Posts Tagged ‘History’

For What It’s Worth, I Wish It Had Turned Out Well Too

April 29, 2022

It’s as heartening to see a history student so invested in a lesson that you can tell they’re thinking, “I hope this turns out well!” as it is disheartening to be the teacher knowing full well that it doesn’t.

The Implications Behind This Just Chilled Me

November 23, 2021

The contemporaneous account of the prosecution (taken from Thomas Wintour’s confession) claimed that the conspirators attempted to dig a tunnel from beneath Whynniard’s house to Parliament, although this story may have been a government fabrication; no evidence for the existence of a tunnel was presented by the prosecution, and no trace of one has ever been found; Fawkes himself did not admit the existence of such a scheme until his fifth interrogation, but even then he could not locate the tunnel.

– Excerpt from the Wikipedia: Guy Fawkes-Gunpowder Plot entry

But It’s Open To The Public If YOU Want To Go

September 30, 2021

There are a number of things that I’m willing to brave (while not necessarily feeling brave) in the name of exploration. I’m not fond of the idea of being trapped underground, for instance, but I’ve explored cave systems under the theory that “they’ve been structurally sound for a long time now, so I like my odds of today not being the day they collapse.”

With that said, if given the opportunity to explore a structure that had catastrophic problems with its construction thousands of years ago, I’m going to pass on that one.

Today’s Fun History Fact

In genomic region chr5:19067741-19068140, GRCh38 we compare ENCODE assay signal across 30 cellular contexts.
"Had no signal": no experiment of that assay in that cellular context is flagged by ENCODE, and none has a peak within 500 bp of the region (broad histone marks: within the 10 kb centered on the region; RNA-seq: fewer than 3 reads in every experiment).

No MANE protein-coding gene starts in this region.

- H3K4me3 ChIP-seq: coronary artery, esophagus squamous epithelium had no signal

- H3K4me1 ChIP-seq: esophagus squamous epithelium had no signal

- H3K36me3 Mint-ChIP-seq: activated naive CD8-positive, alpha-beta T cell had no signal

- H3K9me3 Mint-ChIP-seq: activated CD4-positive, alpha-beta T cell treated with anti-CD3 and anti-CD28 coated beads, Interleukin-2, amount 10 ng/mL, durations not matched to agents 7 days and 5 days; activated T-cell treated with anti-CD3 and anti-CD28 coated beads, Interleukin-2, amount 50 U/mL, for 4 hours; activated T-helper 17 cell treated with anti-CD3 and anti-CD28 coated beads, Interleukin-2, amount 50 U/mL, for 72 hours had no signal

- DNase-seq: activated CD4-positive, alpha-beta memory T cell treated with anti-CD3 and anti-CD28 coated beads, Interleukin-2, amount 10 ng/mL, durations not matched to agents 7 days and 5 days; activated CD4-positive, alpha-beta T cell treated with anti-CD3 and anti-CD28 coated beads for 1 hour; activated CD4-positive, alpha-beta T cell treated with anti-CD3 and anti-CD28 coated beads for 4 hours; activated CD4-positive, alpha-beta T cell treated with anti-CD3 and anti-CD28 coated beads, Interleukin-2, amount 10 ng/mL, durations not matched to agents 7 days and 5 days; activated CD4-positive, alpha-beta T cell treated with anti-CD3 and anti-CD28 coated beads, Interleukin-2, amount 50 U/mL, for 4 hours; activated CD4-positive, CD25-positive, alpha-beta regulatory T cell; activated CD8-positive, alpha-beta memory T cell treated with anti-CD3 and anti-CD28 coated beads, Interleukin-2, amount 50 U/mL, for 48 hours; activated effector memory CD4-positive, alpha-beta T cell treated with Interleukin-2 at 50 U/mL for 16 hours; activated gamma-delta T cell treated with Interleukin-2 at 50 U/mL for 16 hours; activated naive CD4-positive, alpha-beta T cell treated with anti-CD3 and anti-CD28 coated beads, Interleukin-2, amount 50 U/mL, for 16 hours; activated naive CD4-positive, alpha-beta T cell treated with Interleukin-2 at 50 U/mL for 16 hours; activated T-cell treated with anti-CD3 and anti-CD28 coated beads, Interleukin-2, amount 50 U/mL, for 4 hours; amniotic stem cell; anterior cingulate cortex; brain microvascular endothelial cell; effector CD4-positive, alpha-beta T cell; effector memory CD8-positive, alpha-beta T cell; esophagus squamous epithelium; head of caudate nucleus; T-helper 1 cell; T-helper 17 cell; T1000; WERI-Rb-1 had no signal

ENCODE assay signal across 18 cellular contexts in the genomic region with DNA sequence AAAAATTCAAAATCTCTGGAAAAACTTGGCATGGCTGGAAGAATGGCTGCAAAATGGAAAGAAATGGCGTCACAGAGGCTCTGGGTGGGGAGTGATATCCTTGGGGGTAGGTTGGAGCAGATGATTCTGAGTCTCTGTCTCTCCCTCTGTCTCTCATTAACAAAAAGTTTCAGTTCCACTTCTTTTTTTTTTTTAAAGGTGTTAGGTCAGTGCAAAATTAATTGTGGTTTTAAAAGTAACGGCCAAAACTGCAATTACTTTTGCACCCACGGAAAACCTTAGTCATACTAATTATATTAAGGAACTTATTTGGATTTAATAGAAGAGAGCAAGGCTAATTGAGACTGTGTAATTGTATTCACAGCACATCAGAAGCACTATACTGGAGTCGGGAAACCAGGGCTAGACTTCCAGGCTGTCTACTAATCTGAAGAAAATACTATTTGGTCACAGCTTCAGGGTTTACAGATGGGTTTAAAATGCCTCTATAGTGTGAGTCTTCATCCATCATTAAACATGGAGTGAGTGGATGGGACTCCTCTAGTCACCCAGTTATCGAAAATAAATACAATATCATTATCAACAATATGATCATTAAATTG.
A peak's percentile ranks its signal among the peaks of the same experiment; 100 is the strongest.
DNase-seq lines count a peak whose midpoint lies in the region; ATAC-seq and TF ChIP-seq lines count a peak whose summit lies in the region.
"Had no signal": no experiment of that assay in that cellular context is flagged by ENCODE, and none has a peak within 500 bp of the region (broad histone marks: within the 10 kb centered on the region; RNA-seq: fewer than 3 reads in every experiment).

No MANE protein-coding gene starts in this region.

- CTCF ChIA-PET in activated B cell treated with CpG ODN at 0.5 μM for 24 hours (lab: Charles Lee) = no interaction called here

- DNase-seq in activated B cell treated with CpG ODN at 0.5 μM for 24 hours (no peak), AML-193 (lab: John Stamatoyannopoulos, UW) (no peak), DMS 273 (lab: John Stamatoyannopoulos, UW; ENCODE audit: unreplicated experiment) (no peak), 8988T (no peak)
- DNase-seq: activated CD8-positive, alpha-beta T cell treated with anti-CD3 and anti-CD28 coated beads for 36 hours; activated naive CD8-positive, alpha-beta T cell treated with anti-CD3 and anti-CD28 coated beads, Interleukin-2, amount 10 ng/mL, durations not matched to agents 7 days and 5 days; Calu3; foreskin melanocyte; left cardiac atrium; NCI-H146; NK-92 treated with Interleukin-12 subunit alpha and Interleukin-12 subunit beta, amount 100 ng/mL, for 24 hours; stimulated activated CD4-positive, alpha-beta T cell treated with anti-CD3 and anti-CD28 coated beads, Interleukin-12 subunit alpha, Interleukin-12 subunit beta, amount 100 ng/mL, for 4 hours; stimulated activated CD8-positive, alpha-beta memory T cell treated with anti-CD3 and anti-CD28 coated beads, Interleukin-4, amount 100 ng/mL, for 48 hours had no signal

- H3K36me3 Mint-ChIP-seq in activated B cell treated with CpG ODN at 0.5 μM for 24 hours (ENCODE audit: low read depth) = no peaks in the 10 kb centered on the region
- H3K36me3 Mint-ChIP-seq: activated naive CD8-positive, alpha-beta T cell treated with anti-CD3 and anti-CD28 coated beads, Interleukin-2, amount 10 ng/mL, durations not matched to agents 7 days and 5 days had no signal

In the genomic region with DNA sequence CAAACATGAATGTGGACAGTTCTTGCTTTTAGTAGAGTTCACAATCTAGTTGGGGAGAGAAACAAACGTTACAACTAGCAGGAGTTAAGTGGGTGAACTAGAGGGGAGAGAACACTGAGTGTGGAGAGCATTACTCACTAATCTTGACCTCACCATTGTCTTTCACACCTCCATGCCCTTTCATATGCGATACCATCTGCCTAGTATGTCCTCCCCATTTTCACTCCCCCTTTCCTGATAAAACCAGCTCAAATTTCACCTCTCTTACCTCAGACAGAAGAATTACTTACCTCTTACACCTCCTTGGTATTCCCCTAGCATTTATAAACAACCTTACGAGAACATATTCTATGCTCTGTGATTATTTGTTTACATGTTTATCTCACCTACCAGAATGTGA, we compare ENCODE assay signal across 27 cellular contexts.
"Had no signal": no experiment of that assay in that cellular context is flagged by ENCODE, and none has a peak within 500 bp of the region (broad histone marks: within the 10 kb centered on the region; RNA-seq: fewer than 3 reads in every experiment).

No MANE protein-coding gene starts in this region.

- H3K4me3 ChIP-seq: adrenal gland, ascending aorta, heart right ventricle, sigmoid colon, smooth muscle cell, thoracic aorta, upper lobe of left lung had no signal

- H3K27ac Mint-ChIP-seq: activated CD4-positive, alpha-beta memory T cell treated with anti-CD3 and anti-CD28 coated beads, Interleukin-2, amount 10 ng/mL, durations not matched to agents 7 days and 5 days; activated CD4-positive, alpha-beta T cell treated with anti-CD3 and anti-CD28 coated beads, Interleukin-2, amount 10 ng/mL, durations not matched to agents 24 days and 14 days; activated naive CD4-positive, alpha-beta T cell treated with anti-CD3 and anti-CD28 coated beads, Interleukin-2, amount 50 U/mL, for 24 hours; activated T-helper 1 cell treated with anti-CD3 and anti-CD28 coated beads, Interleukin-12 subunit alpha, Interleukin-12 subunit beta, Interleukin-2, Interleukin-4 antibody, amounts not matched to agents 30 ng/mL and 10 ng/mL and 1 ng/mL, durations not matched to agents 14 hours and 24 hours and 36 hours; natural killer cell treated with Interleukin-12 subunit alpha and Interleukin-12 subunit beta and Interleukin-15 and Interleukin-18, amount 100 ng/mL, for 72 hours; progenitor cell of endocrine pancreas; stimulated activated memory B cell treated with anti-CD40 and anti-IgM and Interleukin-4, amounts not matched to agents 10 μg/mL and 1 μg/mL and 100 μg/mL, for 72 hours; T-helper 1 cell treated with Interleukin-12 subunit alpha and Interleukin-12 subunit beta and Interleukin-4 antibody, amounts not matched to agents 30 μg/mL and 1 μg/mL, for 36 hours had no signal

September 28, 2021

Today I learned that a particular swear word has a pedigree that extends back at least to the times of Ancient Egypt. I won’t say what it is here, but it was (appropriately, at least in English) being sworn at a donkey, and vaguely rhymes with “castle.”

This made me unreasonably happy.

It Certainly Doesn’t Describe All Of Them

June 9, 2021

As my son and I wrapped up our course on history for the year, we found ourselves talking about the traits common to successful civilizations. Unity was a big one, of course, but flexibility/adaptability was right up there, plus a certain willingness to look at the world beyond their borders.

Do those sounds like words that describe our current civilizations to you?

The Truth Came Out When People Starting Pressing For Details

April 12, 2021

Today in class my son learned an important lesson about how bias (and arrogance) can influence how one interprets data. Put another way, one person’s religious megalith is another person’s olive press.

I Do, And She Has A Point

March 26, 2021

Do you know what they did in Rome?

– L’s Mother’s horrified response to being advised to “When in Rome, do as the Romans do.”

I Think We Might Be Getting Jaded

March 17, 2021

My son and I continue to study the history of the Roman Empire, and after class I triggered a fit of laughter from him when I said, “I’m going to the bathroom now. Don’t stab me.”

Funny How Often People In Power Become “Ill” When They Have Ambitious Family Members Waiting In The Wings

March 8, 2021

Recently my son and I started studying the history of the Roman Empire, and it’s already become a running joke between us how often the phrase, “and then they promptly fell ill and died” has shown up, and we’re only to the Flavians.

This Knowledge Is Also Helping Him To Understand Current Events As Well

February 16, 2021

One thing my son is starting to learn from history is how often it has been said, “How dare somebody do to us what we did to other people!”.